The whole story of this crisis [in Europe] is about the delicate balance between solidarity and responsibility and the research for a new equilibrium of powers.”

People have realized that structural reforms are key.”


Structural reforms

 
Dr. Enrico Tommaso Cucchiani reports that Europe is loosing economic ground vs. the rest of the world. He criticizes today’s debate about [economic] integration in Europe and says that the continent should focus on regaining competitive advantage instead. Focusing on external (as opposed to internal) benchmarks, Europe should improve

  • competitiveness,
  • economic freedom,
  • containment of the role of the state,
  • investment in education and R&D,
  • quality of infrastructures, and
  • early and mandatory adoption of English as a second language which is a fundamental prerequisite for labor mobility.


Jens Henriksson underlines the human aspect when putting structural reforms into practice: Any fundamental change process requires the following subsequent steps:

  • Show empathy with people
  • Analyze the problem
  • Make a value judgment (“This is unfair and needs to be changed.”)
  • Plan for the measures to implement change

As people must be convinced of the necessity of structural reforms and be helped to adapt to new circumstances, it is actually not possible to skip the first three steps, as is nevertheless often the case in politics.


Quotes
Dr. Enrico Tommaso Cucchiani

Until 2010, the Euro has been a very good thing for Euroland.”

Europe's growth differential of 4 % vs. the world average and 3 % vs. the US is not sustainable.”

It is clear that we have to get Europe back – back on the competitive track.”

The notion of integration is losing momentum: The Nordics are afraid to pay the bill for the lazy members of the MED club and the Euro periphery feels suffocated by the rigor imposed by the North. In this environment, centrifugal forces are clearly gaining ground.”

To sum it up: Less emphasis on integration, more emphasis on alignment! Less focus on internal benchmarking, more focus on competing with the rest of the world! Less emphasis on who gains or looses sovereignty, more on how to win back growth and full employment!”

If we don't align to the global reality, the EU can implode. If the EU implodes, individual countries are too small to succeed.”

If we align, we can both get back into the race and turn the dream of true integration into reality.”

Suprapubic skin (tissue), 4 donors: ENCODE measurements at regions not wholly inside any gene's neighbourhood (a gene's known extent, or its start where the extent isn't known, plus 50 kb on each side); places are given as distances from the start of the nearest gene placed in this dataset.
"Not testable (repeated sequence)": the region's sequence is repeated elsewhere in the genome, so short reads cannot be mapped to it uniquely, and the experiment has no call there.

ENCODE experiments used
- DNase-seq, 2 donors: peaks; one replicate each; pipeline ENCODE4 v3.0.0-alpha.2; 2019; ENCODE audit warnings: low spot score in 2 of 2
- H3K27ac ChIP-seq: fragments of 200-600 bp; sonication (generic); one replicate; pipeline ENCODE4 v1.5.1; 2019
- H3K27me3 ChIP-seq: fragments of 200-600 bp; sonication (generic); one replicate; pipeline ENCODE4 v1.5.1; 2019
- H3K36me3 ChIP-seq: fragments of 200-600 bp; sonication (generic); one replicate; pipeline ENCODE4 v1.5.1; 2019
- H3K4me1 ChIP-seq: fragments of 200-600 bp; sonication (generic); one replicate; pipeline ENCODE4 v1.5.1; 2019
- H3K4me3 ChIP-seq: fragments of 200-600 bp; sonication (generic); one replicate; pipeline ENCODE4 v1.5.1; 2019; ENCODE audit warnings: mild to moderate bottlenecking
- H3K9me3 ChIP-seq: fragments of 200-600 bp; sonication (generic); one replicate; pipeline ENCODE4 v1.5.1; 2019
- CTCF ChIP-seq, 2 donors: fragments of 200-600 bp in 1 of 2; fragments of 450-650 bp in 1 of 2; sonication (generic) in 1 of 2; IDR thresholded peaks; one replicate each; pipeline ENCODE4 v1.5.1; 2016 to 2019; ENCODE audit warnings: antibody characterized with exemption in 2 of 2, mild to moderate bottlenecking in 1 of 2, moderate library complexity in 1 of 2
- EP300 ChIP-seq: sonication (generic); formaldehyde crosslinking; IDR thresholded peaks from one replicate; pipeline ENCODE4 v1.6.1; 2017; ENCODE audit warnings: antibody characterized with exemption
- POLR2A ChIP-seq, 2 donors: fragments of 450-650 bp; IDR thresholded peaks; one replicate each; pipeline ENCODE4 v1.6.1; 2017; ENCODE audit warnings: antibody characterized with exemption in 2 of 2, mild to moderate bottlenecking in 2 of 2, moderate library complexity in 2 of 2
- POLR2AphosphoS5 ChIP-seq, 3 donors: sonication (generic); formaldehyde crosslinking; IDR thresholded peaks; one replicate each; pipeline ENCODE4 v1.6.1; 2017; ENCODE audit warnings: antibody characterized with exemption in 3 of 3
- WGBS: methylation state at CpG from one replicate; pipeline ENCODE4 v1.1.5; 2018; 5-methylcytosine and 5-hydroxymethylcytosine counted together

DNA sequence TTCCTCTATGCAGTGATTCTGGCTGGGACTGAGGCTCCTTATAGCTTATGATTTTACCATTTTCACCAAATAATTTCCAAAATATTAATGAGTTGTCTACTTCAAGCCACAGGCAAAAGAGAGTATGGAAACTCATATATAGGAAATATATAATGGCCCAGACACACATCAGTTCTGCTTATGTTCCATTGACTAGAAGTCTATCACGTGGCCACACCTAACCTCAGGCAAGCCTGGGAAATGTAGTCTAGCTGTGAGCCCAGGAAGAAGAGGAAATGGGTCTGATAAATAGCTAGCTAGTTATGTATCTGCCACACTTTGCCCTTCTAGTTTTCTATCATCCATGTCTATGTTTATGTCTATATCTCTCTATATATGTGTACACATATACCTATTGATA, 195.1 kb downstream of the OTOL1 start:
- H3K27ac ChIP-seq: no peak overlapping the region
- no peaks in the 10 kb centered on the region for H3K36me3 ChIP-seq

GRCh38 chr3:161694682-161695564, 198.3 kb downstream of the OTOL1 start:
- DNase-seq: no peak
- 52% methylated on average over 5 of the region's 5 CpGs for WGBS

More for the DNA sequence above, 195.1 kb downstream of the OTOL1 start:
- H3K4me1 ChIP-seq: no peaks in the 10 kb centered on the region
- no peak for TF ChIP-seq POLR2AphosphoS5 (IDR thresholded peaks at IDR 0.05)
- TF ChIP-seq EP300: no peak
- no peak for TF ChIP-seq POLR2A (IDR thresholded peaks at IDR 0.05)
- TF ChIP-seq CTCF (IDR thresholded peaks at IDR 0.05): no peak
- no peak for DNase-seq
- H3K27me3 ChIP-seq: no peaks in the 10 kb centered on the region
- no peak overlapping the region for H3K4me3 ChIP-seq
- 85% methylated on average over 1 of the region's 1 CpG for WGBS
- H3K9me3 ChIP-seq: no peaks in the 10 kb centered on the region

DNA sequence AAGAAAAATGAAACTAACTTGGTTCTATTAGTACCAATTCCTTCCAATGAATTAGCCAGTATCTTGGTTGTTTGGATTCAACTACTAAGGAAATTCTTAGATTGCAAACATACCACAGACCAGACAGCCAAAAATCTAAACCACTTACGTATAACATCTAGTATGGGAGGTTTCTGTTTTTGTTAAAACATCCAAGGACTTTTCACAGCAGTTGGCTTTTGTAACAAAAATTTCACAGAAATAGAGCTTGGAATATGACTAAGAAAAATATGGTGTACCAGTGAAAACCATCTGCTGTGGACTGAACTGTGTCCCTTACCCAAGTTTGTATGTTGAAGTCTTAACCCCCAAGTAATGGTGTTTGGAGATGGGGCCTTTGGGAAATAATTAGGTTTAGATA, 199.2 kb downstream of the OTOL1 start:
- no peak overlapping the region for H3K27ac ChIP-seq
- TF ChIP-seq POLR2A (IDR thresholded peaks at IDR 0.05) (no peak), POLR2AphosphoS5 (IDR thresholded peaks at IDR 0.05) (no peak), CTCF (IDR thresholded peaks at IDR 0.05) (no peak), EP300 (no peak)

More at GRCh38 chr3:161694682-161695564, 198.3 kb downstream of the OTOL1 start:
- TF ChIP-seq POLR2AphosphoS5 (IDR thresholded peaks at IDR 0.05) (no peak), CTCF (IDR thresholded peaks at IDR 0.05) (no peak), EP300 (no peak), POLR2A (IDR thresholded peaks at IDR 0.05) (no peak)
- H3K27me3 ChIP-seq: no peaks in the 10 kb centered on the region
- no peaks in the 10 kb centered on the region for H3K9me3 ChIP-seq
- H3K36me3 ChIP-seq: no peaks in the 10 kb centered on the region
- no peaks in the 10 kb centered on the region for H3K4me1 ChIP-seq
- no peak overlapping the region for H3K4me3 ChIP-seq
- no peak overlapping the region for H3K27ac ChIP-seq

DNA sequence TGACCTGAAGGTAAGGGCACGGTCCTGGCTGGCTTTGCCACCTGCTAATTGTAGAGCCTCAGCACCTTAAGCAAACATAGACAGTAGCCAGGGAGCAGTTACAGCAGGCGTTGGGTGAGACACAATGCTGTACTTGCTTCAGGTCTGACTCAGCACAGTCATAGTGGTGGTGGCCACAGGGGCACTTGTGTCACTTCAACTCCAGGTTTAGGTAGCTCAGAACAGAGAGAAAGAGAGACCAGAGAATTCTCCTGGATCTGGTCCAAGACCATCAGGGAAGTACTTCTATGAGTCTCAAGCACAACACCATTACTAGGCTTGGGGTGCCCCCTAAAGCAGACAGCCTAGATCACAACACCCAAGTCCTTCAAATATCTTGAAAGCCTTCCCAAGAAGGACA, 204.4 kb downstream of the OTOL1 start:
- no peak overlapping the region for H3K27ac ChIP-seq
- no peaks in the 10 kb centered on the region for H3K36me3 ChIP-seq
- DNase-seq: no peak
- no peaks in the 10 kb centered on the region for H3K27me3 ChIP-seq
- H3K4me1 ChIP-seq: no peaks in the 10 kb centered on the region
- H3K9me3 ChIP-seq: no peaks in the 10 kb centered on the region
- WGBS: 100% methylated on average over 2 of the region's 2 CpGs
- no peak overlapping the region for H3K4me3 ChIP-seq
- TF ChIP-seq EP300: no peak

Quotes
Jens Henriksson

[In ten years], we will make funny jokes about how we used to call Europe “the sick man of the world”.”

When everybody complains [about higher taxes and government spending cuts], it is ok. The point is to have full burden sharing.”

The key lesson to be successful with budget consolidation is to be consistent and coherent.”

Politics is not about being loved, it's about being respected. If you are looking for love – well – go into show business.”

Protect people, not jobs!”


Quotes

Gerard Lyons

When we look globally, I think it's important to stress that the world economy is continuing to grow and Europe is loosing out.”

Europe is very good at talking a good story, very good at talking a regional story. But then, everyone goes off and acts in a national perspective.”

Demand side and supply side problems need demand side and supply side solutions.”

We need basically Germany to align almost fully, I would argue, with what Britain wants, which is to make the single market work.”

I don't think the Euro and the EU debate are the same.”

I still see London remain the financial center of Europe, whether Britain is in the EU or outside the EU.”


Quotes
Xavier Musca

We need a clear and convincing commitment from the European Union that the same will be ready to intervene in order to fix the situation when the need arises.” [Talking about the importance of the European banking union]



What is my takeaway from this discussion? Europe will be better off if it implements the European banking union and structural reforms. We seem to make progress on the first point but much less so on the second point.